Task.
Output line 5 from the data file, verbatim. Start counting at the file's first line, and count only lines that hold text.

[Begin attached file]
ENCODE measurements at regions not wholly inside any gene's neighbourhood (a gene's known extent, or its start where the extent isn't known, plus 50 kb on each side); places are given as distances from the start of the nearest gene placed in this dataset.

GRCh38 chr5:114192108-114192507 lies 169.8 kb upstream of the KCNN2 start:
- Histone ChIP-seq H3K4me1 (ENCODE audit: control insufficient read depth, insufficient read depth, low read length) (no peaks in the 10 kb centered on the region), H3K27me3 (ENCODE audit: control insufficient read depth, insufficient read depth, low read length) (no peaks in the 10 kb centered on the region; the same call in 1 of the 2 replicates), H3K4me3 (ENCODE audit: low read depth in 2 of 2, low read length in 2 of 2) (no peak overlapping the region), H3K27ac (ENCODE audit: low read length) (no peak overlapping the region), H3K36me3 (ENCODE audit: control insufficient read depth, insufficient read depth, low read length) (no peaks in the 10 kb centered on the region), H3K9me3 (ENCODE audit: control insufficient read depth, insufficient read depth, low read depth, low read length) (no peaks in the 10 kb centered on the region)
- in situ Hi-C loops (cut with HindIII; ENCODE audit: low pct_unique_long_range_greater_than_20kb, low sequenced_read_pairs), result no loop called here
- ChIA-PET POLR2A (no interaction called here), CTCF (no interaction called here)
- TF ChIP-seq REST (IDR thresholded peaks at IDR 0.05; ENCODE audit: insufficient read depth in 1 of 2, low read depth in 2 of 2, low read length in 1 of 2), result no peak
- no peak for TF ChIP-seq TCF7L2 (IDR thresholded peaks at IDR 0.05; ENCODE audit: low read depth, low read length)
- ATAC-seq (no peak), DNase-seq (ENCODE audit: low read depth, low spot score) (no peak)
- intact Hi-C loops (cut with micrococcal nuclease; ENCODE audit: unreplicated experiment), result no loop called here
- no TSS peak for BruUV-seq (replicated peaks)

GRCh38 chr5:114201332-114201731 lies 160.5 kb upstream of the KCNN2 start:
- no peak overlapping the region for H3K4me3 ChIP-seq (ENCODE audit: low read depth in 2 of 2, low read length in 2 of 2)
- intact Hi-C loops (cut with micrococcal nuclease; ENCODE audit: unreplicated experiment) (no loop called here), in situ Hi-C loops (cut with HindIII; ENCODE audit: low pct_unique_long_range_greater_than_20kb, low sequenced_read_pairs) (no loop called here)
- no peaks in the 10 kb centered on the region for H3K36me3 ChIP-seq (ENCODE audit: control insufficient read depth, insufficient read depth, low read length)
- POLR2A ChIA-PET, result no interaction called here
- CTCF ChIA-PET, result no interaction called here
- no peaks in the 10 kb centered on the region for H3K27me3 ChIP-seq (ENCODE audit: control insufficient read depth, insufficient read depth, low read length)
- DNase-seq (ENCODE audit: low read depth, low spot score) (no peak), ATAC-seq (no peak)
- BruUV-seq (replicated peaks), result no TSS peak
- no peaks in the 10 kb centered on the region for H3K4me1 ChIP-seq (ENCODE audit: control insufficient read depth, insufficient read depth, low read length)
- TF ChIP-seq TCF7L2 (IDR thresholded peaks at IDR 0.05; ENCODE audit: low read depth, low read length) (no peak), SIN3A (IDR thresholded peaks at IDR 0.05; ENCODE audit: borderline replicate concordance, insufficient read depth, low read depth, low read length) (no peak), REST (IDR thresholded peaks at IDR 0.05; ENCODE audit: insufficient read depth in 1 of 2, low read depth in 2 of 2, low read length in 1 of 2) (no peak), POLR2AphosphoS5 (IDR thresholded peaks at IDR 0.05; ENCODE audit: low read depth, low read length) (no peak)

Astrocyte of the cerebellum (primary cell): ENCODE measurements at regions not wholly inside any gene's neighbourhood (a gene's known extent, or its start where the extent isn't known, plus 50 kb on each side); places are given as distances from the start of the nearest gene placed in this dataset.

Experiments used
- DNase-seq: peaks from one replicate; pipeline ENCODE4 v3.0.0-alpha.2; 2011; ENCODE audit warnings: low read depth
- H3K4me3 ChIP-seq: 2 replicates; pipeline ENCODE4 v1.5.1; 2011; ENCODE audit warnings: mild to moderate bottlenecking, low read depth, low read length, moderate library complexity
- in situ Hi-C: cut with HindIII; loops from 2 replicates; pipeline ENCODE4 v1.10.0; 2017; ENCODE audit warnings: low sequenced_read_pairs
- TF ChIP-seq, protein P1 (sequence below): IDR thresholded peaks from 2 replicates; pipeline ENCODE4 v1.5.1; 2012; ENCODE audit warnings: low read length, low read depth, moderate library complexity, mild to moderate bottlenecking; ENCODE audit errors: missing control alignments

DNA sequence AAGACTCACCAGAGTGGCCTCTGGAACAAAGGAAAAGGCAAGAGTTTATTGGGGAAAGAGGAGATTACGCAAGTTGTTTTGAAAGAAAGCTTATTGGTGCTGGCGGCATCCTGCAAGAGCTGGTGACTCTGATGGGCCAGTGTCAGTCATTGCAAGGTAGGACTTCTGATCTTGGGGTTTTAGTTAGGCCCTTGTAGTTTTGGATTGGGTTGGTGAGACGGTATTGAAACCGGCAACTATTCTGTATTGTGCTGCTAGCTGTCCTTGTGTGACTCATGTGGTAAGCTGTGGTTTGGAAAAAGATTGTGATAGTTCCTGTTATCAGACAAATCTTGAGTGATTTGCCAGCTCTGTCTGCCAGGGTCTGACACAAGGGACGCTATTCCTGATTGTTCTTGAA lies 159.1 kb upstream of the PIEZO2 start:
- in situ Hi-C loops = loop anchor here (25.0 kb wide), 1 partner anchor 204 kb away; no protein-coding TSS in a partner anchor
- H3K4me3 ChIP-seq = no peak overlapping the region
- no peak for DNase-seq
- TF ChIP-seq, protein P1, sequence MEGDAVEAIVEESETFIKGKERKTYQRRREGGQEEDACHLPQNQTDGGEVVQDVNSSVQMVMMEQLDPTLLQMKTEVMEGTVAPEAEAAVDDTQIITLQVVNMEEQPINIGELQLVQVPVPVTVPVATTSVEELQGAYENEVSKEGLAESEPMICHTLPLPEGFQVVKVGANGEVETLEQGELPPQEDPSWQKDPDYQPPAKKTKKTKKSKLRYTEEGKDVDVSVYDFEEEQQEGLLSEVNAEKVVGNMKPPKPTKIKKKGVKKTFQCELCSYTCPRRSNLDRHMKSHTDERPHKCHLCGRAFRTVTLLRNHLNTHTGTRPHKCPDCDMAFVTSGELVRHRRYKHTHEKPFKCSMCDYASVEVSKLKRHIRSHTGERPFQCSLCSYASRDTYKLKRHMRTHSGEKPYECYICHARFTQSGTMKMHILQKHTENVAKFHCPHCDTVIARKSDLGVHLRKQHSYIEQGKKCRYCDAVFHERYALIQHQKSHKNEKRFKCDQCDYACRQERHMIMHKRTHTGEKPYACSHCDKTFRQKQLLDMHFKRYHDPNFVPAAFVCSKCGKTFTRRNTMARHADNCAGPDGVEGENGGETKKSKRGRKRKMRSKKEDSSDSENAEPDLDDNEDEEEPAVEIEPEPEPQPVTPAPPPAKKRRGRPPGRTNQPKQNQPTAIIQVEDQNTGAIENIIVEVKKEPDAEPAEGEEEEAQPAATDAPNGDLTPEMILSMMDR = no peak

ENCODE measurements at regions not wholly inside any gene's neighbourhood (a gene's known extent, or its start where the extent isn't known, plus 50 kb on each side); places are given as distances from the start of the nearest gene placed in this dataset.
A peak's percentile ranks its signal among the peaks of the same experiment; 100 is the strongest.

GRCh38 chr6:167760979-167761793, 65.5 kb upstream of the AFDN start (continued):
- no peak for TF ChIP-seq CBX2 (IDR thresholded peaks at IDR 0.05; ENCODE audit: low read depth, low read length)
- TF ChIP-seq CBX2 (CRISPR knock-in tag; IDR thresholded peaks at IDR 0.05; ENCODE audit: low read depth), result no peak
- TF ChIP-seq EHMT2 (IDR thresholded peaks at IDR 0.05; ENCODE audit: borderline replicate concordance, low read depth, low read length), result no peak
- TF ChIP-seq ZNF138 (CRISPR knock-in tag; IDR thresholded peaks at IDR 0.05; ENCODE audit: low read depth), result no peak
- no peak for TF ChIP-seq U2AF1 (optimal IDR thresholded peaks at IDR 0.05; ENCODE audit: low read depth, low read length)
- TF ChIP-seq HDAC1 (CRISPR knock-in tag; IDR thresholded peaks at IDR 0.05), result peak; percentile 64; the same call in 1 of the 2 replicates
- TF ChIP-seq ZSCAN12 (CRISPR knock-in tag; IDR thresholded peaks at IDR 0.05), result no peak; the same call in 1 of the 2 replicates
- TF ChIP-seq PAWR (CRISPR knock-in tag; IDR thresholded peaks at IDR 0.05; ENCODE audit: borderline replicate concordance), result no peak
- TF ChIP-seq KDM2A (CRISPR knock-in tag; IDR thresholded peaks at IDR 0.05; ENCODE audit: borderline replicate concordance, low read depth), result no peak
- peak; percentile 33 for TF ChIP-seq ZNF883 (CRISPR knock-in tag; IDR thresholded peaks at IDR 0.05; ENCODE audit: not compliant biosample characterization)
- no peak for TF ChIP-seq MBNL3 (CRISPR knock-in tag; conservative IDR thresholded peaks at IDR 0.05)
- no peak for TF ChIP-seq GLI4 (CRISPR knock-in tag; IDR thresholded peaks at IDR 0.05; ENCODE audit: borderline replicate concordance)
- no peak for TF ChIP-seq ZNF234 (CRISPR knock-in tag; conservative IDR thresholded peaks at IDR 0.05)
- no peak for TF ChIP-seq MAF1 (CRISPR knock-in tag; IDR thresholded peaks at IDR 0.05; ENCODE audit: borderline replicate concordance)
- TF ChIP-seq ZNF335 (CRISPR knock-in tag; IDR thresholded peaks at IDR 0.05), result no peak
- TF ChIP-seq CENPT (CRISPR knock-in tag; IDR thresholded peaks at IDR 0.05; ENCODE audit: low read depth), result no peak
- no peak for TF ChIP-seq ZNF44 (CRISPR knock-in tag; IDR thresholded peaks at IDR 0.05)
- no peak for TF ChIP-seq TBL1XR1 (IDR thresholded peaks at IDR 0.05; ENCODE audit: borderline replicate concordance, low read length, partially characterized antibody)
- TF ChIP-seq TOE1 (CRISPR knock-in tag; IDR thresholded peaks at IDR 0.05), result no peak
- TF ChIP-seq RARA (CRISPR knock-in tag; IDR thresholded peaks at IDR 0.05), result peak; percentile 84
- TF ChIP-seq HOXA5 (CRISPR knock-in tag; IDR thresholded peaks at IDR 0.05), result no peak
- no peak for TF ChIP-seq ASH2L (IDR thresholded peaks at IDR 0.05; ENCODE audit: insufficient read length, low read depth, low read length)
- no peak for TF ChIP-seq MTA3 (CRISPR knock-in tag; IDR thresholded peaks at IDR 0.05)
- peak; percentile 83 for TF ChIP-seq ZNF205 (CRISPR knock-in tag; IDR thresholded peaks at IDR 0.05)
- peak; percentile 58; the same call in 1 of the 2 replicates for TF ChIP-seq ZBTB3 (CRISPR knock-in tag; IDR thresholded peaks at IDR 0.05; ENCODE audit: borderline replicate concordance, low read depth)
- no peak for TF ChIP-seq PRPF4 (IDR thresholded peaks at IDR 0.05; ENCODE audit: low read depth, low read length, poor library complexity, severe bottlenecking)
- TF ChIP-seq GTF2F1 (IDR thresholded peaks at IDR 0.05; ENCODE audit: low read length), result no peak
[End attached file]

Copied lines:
- ChIA-PET POLR2A (no interaction called here), CTCF (no interaction called here)